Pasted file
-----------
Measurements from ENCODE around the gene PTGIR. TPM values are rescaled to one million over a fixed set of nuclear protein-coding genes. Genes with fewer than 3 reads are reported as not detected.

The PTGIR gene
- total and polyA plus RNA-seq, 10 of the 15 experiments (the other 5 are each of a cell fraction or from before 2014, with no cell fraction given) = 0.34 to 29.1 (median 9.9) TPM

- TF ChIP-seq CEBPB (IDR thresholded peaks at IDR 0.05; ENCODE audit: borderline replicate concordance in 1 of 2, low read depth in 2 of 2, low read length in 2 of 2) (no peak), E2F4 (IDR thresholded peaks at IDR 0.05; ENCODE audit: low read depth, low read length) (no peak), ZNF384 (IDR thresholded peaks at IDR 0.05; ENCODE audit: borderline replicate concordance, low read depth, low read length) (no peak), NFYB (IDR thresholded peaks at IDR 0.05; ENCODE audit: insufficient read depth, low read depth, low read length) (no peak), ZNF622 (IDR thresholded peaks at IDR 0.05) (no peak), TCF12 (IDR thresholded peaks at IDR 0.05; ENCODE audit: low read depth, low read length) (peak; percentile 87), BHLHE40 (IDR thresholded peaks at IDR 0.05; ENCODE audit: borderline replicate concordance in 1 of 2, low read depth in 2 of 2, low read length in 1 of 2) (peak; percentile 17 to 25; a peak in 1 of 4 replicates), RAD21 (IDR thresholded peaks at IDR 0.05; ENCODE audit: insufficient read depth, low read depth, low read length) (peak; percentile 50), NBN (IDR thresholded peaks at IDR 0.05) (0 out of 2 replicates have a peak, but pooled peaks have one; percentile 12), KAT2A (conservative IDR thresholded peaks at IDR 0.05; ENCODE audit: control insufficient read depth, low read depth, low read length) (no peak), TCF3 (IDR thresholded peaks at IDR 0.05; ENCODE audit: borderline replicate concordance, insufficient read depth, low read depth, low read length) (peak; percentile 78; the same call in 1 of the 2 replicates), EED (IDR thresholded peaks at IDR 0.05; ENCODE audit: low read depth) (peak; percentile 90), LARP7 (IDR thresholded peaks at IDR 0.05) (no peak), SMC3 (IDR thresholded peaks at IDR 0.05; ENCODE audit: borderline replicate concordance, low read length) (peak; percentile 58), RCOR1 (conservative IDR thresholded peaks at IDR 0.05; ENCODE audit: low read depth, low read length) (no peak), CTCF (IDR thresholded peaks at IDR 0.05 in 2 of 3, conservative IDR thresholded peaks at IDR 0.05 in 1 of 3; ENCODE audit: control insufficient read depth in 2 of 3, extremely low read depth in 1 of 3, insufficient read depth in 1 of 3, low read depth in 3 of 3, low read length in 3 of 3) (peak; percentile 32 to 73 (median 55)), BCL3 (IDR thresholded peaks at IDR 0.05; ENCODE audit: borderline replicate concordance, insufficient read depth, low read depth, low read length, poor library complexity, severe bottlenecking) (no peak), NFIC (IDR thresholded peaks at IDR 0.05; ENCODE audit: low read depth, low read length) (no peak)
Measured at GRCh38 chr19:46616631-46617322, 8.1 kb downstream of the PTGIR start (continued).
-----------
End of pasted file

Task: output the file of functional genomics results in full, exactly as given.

Measurements from ENCODE around the gene PTGIR. TPM values are rescaled to one million over a fixed set of nuclear protein-coding genes. Genes with fewer than 3 reads are reported as not detected.

The PTGIR gene
- total and polyA plus RNA-seq, 10 of the 15 experiments (the other 5 are each of a cell fraction or from before 2014, with no cell fraction given) = 0.34 to 29.1 (median 9.9) TPM

- TF ChIP-seq CEBPB (IDR thresholded peaks at IDR 0.05; ENCODE audit: borderline replicate concordance in 1 of 2, low read depth in 2 of 2, low read length in 2 of 2) (no peak), E2F4 (IDR thresholded peaks at IDR 0.05; ENCODE audit: low read depth, low read length) (no peak), ZNF384 (IDR thresholded peaks at IDR 0.05; ENCODE audit: borderline replicate concordance, low read depth, low read length) (no peak), NFYB (IDR thresholded peaks at IDR 0.05; ENCODE audit: insufficient read depth, low read depth, low read length) (no peak), ZNF622 (IDR thresholded peaks at IDR 0.05) (no peak), TCF12 (IDR thresholded peaks at IDR 0.05; ENCODE audit: low read depth, low read length) (peak; percentile 87), BHLHE40 (IDR thresholded peaks at IDR 0.05; ENCODE audit: borderline replicate concordance in 1 of 2, low read depth in 2 of 2, low read length in 1 of 2) (peak; percentile 17 to 25; a peak in 1 of 4 replicates), RAD21 (IDR thresholded peaks at IDR 0.05; ENCODE audit: insufficient read depth, low read depth, low read length) (peak; percentile 50), NBN (IDR thresholded peaks at IDR 0.05) (0 out of 2 replicates have a peak, but pooled peaks have one; percentile 12), KAT2A (conservative IDR thresholded peaks at IDR 0.05; ENCODE audit: control insufficient read depth, low read depth, low read length) (no peak), TCF3 (IDR thresholded peaks at IDR 0.05; ENCODE audit: borderline replicate concordance, insufficient read depth, low read depth, low read length) (peak; percentile 78; the same call in 1 of the 2 replicates), EED (IDR thresholded peaks at IDR 0.05; ENCODE audit: low read depth) (peak; percentile 90), LARP7 (IDR thresholded peaks at IDR 0.05) (no peak), SMC3 (IDR thresholded peaks at IDR 0.05; ENCODE audit: borderline replicate concordance, low read length) (peak; percentile 58), RCOR1 (conservative IDR thresholded peaks at IDR 0.05; ENCODE audit: low read depth, low read length) (no peak), CTCF (IDR thresholded peaks at IDR 0.05 in 2 of 3, conservative IDR thresholded peaks at IDR 0.05 in 1 of 3; ENCODE audit: control insufficient read depth in 2 of 3, extremely low read depth in 1 of 3, insufficient read depth in 1 of 3, low read depth in 3 of 3, low read length in 3 of 3) (peak; percentile 32 to 73 (median 55)), BCL3 (IDR thresholded peaks at IDR 0.05; ENCODE audit: borderline replicate concordance, insufficient read depth, low read depth, low read length, poor library complexity, severe bottlenecking) (no peak), NFIC (IDR thresholded peaks at IDR 0.05; ENCODE audit: low read depth, low read length) (no peak)
Measured at GRCh38 chr19:46616631-46617322, 8.1 kb downstream of the PTGIR start (continued).